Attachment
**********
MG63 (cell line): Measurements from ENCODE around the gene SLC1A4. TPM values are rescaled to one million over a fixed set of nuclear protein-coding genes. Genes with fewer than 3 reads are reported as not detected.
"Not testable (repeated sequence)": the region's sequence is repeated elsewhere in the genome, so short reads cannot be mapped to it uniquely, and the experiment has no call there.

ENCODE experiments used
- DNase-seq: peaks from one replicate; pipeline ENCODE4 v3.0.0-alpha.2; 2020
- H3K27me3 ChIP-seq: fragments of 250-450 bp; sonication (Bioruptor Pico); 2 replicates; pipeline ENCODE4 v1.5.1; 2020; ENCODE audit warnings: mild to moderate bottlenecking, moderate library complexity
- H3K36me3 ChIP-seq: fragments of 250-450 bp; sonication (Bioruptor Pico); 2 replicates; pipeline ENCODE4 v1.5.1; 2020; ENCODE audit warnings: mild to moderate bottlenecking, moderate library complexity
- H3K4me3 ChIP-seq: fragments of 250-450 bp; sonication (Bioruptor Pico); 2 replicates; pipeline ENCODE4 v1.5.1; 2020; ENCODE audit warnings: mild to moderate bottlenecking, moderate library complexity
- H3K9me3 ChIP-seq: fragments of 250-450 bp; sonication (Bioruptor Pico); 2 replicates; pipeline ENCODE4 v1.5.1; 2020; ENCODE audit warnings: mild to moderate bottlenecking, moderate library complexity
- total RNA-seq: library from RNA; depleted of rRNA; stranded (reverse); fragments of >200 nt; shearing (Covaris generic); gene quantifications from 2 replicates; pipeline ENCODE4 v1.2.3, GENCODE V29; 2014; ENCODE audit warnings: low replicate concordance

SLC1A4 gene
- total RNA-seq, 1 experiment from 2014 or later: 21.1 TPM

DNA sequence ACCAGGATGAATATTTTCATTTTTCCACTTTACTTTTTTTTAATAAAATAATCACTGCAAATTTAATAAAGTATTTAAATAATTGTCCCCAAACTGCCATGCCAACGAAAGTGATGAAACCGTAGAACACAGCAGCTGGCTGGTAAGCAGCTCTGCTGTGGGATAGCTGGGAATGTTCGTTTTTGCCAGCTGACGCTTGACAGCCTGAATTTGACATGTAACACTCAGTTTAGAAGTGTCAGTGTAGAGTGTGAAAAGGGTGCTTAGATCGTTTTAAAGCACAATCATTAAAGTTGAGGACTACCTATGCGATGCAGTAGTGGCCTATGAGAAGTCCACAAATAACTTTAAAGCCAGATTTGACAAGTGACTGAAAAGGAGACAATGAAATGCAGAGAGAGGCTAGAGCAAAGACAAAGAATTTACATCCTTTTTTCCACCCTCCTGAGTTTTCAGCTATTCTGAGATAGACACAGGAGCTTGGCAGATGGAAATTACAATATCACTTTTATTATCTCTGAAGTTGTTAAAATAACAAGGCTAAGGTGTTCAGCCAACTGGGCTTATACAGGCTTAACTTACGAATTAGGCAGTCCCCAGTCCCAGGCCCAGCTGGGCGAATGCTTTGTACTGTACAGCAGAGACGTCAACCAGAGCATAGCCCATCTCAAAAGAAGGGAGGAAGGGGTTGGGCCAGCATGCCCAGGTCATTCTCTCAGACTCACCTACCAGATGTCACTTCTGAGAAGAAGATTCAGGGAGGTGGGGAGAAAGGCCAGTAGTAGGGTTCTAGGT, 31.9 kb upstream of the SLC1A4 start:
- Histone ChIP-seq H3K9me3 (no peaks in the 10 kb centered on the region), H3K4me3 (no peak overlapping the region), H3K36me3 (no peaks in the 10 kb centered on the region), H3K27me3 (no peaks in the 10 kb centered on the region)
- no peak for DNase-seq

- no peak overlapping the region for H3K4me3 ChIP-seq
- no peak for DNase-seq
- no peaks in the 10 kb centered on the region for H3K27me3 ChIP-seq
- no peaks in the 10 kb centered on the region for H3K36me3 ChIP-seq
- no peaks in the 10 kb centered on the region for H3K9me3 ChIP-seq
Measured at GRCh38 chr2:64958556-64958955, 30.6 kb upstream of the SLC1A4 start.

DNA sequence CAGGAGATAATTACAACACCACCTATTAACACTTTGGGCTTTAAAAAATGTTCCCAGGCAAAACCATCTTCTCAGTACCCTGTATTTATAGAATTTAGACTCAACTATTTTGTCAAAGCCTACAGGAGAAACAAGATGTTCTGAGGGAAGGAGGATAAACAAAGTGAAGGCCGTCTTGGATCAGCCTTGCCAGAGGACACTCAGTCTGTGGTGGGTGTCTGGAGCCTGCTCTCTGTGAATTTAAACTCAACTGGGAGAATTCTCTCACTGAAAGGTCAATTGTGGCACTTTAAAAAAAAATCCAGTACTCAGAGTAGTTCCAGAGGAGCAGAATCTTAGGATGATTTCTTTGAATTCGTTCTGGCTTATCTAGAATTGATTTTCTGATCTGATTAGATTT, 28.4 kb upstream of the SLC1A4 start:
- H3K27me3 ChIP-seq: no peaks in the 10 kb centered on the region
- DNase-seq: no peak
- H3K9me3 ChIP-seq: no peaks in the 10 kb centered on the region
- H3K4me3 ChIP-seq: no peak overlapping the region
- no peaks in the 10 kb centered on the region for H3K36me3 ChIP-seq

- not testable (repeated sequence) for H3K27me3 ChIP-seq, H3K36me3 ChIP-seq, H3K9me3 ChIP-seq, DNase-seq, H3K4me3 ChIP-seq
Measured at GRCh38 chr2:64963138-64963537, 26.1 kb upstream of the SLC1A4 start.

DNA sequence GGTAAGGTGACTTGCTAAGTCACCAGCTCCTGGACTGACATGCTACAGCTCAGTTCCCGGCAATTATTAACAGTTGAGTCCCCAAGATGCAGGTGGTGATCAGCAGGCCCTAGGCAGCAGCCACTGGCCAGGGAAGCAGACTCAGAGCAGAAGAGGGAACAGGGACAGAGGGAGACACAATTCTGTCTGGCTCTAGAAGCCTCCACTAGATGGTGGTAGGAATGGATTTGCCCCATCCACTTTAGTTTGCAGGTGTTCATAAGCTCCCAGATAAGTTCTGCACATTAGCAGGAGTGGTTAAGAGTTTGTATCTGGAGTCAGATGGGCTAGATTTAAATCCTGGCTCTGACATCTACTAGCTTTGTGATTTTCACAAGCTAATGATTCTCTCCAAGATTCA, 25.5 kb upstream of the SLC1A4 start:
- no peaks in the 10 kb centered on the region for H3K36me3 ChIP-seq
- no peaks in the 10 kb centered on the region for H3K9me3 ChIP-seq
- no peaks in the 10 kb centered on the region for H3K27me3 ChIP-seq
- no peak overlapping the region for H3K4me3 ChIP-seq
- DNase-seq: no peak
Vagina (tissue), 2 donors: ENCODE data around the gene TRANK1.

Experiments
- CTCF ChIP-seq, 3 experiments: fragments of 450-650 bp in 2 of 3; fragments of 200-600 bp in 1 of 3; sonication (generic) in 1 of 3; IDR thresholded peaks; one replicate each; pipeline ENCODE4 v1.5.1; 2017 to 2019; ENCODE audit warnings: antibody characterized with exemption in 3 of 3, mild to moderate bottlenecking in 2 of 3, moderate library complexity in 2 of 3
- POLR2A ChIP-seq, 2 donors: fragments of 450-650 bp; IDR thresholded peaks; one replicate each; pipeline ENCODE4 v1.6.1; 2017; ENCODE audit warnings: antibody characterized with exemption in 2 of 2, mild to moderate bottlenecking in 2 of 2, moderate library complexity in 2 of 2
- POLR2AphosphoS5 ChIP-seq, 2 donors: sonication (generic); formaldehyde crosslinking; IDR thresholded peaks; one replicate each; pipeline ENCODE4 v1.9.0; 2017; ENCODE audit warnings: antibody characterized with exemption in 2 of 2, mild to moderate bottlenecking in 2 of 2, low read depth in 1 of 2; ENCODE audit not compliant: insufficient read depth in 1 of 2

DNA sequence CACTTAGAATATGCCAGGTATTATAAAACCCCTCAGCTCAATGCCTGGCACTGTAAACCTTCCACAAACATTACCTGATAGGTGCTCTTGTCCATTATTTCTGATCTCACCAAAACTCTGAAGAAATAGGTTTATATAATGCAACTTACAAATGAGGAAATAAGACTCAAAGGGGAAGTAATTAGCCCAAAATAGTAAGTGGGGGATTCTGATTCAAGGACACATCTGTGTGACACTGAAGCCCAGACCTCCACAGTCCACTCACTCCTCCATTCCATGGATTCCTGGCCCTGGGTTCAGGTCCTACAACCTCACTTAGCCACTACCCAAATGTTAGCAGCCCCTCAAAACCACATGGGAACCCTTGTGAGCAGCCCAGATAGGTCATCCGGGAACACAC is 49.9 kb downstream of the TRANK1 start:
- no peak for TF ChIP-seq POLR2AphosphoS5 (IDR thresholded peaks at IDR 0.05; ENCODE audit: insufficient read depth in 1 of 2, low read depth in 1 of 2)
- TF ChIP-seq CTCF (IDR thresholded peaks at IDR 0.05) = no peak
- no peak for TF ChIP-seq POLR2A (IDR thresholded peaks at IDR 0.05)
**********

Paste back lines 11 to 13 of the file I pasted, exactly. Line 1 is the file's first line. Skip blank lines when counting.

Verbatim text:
- total RNA-seq, 1 experiment from 2014 or later: 21.1 TPM

DNA sequence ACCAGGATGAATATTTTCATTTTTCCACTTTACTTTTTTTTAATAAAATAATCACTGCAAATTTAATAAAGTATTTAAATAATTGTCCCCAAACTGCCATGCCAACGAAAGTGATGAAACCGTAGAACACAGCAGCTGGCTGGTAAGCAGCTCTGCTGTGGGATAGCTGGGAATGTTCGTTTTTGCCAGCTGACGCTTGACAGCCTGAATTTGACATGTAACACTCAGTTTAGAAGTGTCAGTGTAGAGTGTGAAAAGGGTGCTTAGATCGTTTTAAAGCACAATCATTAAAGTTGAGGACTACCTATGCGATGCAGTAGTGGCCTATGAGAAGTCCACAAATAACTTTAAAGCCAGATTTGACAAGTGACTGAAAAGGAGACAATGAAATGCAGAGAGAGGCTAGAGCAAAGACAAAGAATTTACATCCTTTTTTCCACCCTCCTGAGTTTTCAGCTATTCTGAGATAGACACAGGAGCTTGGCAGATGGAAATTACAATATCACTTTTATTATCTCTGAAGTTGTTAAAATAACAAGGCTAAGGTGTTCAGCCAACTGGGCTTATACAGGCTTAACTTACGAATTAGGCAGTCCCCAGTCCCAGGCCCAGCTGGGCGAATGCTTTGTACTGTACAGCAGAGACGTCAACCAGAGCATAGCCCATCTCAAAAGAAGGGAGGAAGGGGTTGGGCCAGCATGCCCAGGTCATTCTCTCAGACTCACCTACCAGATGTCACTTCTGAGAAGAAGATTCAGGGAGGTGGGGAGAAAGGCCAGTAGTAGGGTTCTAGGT, 31.9 kb upstream of the SLC1A4 start:
- Histone ChIP-seq H3K9me3 (no peaks in the 10 kb centered on the region), H3K4me3 (no peak overlapping the region), H3K36me3 (no peaks in the 10 kb centered on the region), H3K27me3 (no peaks in the 10 kb centered on the region)